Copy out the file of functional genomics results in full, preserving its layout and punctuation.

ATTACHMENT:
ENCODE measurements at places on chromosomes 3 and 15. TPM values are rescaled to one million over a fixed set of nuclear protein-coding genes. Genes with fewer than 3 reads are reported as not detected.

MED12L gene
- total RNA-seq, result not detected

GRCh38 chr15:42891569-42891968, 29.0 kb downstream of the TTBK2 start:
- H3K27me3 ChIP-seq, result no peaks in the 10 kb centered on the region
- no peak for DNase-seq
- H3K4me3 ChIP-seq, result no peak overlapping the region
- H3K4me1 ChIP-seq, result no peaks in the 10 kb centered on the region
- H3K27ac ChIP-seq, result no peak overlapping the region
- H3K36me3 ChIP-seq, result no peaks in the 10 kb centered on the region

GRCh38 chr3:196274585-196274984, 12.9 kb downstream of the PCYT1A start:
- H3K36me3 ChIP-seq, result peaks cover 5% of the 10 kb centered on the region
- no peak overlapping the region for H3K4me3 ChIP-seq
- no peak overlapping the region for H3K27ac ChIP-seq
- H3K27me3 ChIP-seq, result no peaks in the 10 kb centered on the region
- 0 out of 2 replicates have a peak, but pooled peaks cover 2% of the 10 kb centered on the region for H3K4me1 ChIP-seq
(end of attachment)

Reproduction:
ENCODE measurements at places on chromosomes 3 and 15. TPM values are rescaled to one million over a fixed set of nuclear protein-coding genes. Genes with fewer than 3 reads are reported as not detected.

MED12L gene
- total RNA-seq, result not detected

GRCh38 chr15:42891569-42891968, 29.0 kb downstream of the TTBK2 start:
- H3K27me3 ChIP-seq, result no peaks in the 10 kb centered on the region
- no peak for DNase-seq
- H3K4me3 ChIP-seq, result no peak overlapping the region
- H3K4me1 ChIP-seq, result no peaks in the 10 kb centered on the region
- H3K27ac ChIP-seq, result no peak overlapping the region
- H3K36me3 ChIP-seq, result no peaks in the 10 kb centered on the region

GRCh38 chr3:196274585-196274984, 12.9 kb downstream of the PCYT1A start:
- H3K36me3 ChIP-seq, result peaks cover 5% of the 10 kb centered on the region
- no peak overlapping the region for H3K4me3 ChIP-seq
- no peak overlapping the region for H3K27ac ChIP-seq
- H3K27me3 ChIP-seq, result no peaks in the 10 kb centered on the region
- 0 out of 2 replicates have a peak, but pooled peaks cover 2% of the 10 kb centered on the region for H3K4me1 ChIP-seq